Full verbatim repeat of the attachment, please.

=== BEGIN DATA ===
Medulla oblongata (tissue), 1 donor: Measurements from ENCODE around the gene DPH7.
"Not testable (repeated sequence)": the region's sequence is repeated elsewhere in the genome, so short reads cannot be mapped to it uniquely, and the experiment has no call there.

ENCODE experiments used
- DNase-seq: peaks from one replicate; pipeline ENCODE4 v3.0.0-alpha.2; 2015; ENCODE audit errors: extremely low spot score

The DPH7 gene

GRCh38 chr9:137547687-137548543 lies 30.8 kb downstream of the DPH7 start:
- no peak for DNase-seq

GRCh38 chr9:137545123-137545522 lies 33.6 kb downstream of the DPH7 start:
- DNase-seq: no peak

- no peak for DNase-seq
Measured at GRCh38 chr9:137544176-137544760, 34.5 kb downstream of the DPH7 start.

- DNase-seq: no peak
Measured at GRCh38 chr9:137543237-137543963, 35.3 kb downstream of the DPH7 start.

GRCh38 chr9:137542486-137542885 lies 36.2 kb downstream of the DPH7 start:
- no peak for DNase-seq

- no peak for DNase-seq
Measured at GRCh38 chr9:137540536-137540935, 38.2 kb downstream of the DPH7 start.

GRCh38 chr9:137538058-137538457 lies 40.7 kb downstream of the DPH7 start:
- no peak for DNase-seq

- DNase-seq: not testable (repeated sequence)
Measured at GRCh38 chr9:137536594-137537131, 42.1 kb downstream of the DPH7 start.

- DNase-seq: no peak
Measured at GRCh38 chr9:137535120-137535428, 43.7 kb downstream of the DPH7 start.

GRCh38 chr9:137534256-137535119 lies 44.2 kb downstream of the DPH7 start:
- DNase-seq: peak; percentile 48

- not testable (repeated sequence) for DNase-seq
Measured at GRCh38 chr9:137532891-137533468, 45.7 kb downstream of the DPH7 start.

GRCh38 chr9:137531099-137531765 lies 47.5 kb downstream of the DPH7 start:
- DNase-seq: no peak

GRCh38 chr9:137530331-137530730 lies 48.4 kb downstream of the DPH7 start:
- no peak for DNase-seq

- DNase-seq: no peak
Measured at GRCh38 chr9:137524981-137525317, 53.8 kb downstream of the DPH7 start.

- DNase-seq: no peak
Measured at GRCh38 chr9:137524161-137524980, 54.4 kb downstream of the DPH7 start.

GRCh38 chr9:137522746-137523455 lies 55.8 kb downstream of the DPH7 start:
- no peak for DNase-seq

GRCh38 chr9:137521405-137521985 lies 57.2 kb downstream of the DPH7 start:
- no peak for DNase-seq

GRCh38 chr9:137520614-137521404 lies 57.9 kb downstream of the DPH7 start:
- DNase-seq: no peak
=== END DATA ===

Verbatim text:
Medulla oblongata (tissue), 1 donor: Measurements from ENCODE around the gene DPH7.
"Not testable (repeated sequence)": the region's sequence is repeated elsewhere in the genome, so short reads cannot be mapped to it uniquely, and the experiment has no call there.

ENCODE experiments used
- DNase-seq: peaks from one replicate; pipeline ENCODE4 v3.0.0-alpha.2; 2015; ENCODE audit errors: extremely low spot score

The DPH7 gene

GRCh38 chr9:137547687-137548543 lies 30.8 kb downstream of the DPH7 start:
- no peak for DNase-seq

GRCh38 chr9:137545123-137545522 lies 33.6 kb downstream of the DPH7 start:
- DNase-seq: no peak

- no peak for DNase-seq
Measured at GRCh38 chr9:137544176-137544760, 34.5 kb downstream of the DPH7 start.

- DNase-seq: no peak
Measured at GRCh38 chr9:137543237-137543963, 35.3 kb downstream of the DPH7 start.

GRCh38 chr9:137542486-137542885 lies 36.2 kb downstream of the DPH7 start:
- no peak for DNase-seq

- no peak for DNase-seq
Measured at GRCh38 chr9:137540536-137540935, 38.2 kb downstream of the DPH7 start.

GRCh38 chr9:137538058-137538457 lies 40.7 kb downstream of the DPH7 start:
- no peak for DNase-seq

- DNase-seq: not testable (repeated sequence)
Measured at GRCh38 chr9:137536594-137537131, 42.1 kb downstream of the DPH7 start.

- DNase-seq: no peak
Measured at GRCh38 chr9:137535120-137535428, 43.7 kb downstream of the DPH7 start.

GRCh38 chr9:137534256-137535119 lies 44.2 kb downstream of the DPH7 start:
- DNase-seq: peak; percentile 48

- not testable (repeated sequence) for DNase-seq
Measured at GRCh38 chr9:137532891-137533468, 45.7 kb downstream of the DPH7 start.

GRCh38 chr9:137531099-137531765 lies 47.5 kb downstream of the DPH7 start:
- DNase-seq: no peak

GRCh38 chr9:137530331-137530730 lies 48.4 kb downstream of the DPH7 start:
- no peak for DNase-seq

- DNase-seq: no peak
Measured at GRCh38 chr9:137524981-137525317, 53.8 kb downstream of the DPH7 start.

- DNase-seq: no peak
Measured at GRCh38 chr9:137524161-137524980, 54.4 kb downstream of the DPH7 start.

GRCh38 chr9:137522746-137523455 lies 55.8 kb downstream of the DPH7 start:
- no peak for DNase-seq

GRCh38 chr9:137521405-137521985 lies 57.2 kb downstream of the DPH7 start:
- no peak for DNase-seq

GRCh38 chr9:137520614-137521404 lies 57.9 kb downstream of the DPH7 start:
- DNase-seq: no peak